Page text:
Nevertheless, ex gratia we summarily (and, as applicable, curatively) address in turn what we discern to be the primary thrust of Mahurin's arguments as to Exhibit 7—i.e, that it was (1) inadmissible hearsay, and (2) inadmissible testimonial evidence.10
“A hearsay statement is any out-of-court statement that is used to prove the truth of the matter asserted and that depends on the veracity of the statement for its value.” State v. Brandolese, 601 S.W.3d 519, 534 (Mo. banc 2020) (internal quotation and citation omitted). A hearsay claim, “to the extent ․ preserved, will be analyzed for abuse of discretion.”11
A trial court has broad discretion to admit or exclude evidence during a criminal trial, and error occurs only when there is a clear abuse of this discretion. A trial court abuses its discretion only if its decision to admit or exclude evidence is clearly against the logic of the circumstances then before the court and is so unreasonable and arbitrary that it shocks the sense of justice and indicates a lack of careful, deliberate consideration. This Court will reverse the trial court's decision only if there is a reasonable probability that the error affected the outcome of the trial or deprived the defendant of a fair trial.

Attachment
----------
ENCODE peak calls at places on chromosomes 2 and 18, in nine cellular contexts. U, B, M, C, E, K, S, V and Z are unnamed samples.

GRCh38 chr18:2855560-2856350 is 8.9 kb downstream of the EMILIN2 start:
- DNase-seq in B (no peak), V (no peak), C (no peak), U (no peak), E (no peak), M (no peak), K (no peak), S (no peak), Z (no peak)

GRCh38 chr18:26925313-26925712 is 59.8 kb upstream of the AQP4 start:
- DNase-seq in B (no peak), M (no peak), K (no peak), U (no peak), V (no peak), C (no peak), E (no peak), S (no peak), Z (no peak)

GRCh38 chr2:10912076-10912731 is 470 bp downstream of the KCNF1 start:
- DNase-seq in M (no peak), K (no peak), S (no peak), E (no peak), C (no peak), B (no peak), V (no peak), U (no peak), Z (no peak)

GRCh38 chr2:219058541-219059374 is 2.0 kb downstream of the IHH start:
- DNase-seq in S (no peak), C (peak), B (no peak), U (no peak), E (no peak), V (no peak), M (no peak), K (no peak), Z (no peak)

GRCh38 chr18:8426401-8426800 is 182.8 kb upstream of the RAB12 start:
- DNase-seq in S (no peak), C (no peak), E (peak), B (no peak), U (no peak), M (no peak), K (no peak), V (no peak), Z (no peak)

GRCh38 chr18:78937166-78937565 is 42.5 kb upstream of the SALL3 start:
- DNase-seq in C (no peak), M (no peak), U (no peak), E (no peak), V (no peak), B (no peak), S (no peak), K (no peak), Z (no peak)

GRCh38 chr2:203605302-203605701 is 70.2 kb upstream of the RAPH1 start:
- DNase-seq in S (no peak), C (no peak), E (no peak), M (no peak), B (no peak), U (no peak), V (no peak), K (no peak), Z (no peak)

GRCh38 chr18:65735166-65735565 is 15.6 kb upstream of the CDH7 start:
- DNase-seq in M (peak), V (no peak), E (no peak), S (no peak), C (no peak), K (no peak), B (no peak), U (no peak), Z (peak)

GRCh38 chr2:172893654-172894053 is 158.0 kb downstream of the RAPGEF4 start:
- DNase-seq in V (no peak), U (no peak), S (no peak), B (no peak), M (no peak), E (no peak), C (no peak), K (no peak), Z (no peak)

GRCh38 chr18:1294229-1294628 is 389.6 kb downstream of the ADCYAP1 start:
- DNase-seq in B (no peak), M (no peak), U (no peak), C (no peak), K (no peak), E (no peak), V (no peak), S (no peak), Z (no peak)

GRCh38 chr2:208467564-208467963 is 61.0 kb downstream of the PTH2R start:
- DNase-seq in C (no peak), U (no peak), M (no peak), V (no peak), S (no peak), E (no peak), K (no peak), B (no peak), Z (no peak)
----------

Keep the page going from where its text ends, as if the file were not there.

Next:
State v. Wood, 580 S.W.3d 566, 574 (Mo. banc 2019) (internal quotations and citations omitted).
The record, as relevant here, reflects the following arguments preceding the trial court's now challenged admission of Exhibit 7:
[PROSECUTOR 1]: I believe that the law that I've handed to you states that this affidavit [for Exhibit 7] is valid. There is specific law that states that the DOR records are valid under that statute. Further, there is case law directly on point that states that it is valid and admissible at trial.
[PROSECUTOR 2]: I think the statute directly says copies of these signed [by] the appropriate custodian shall be admitted into evidence.
[DEFENSE COUNSEL]: So, you're not offering them as business records; your offering them under [section] 302.312; is that correct?
[PROSECUTOR 1]: Yes.
[DEFENSE COUNSEL]: Well, are you going to offer them now because I'll make my objection for the record whenever they're offered.
[PROSECUTOR 1]: I was going to wait and offer them during trial. But I can offer them into evidence now if that will - .
BY THE COURT: Let's just go ahead and that way we can get the objection out of the way. What's the Exhibit Number on it?
[PROSECUTOR 2]: 7, Your Honor.